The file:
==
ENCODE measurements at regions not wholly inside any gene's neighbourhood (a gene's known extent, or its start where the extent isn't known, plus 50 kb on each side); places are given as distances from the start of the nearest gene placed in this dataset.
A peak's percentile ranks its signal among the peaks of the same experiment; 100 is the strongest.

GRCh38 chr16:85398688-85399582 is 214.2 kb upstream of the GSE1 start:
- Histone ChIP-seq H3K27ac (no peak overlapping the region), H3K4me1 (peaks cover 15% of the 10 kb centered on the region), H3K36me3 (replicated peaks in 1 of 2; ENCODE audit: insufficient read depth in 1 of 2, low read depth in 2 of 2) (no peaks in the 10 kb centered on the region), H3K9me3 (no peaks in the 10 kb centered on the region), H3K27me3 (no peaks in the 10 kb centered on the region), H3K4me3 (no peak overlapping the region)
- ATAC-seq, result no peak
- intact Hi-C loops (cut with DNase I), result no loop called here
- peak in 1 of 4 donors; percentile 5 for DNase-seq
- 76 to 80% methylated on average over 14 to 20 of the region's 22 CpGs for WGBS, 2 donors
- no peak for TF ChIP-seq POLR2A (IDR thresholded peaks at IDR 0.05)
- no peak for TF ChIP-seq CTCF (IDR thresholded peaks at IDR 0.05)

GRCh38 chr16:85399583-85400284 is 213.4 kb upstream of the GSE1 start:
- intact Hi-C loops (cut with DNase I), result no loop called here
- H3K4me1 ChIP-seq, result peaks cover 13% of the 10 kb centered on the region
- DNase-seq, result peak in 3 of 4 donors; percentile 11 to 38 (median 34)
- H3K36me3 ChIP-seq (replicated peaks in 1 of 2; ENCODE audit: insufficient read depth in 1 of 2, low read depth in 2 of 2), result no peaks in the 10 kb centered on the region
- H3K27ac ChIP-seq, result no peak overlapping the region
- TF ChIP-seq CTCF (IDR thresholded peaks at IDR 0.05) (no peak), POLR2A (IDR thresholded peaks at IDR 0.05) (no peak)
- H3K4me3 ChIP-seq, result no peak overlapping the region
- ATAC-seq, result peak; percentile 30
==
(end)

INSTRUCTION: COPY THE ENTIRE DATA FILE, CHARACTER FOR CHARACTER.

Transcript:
ENCODE measurements at regions not wholly inside any gene's neighbourhood (a gene's known extent, or its start where the extent isn't known, plus 50 kb on each side); places are given as distances from the start of the nearest gene placed in this dataset.
A peak's percentile ranks its signal among the peaks of the same experiment; 100 is the strongest.

GRCh38 chr16:85398688-85399582 is 214.2 kb upstream of the GSE1 start:
- Histone ChIP-seq H3K27ac (no peak overlapping the region), H3K4me1 (peaks cover 15% of the 10 kb centered on the region), H3K36me3 (replicated peaks in 1 of 2; ENCODE audit: insufficient read depth in 1 of 2, low read depth in 2 of 2) (no peaks in the 10 kb centered on the region), H3K9me3 (no peaks in the 10 kb centered on the region), H3K27me3 (no peaks in the 10 kb centered on the region), H3K4me3 (no peak overlapping the region)
- ATAC-seq, result no peak
- intact Hi-C loops (cut with DNase I), result no loop called here
- peak in 1 of 4 donors; percentile 5 for DNase-seq
- 76 to 80% methylated on average over 14 to 20 of the region's 22 CpGs for WGBS, 2 donors
- no peak for TF ChIP-seq POLR2A (IDR thresholded peaks at IDR 0.05)
- no peak for TF ChIP-seq CTCF (IDR thresholded peaks at IDR 0.05)

GRCh38 chr16:85399583-85400284 is 213.4 kb upstream of the GSE1 start:
- intact Hi-C loops (cut with DNase I), result no loop called here
- H3K4me1 ChIP-seq, result peaks cover 13% of the 10 kb centered on the region
- DNase-seq, result peak in 3 of 4 donors; percentile 11 to 38 (median 34)
- H3K36me3 ChIP-seq (replicated peaks in 1 of 2; ENCODE audit: insufficient read depth in 1 of 2, low read depth in 2 of 2), result no peaks in the 10 kb centered on the region
- H3K27ac ChIP-seq, result no peak overlapping the region
- TF ChIP-seq CTCF (IDR thresholded peaks at IDR 0.05) (no peak), POLR2A (IDR thresholded peaks at IDR 0.05) (no peak)
- H3K4me3 ChIP-seq, result no peak overlapping the region
- ATAC-seq, result peak; percentile 30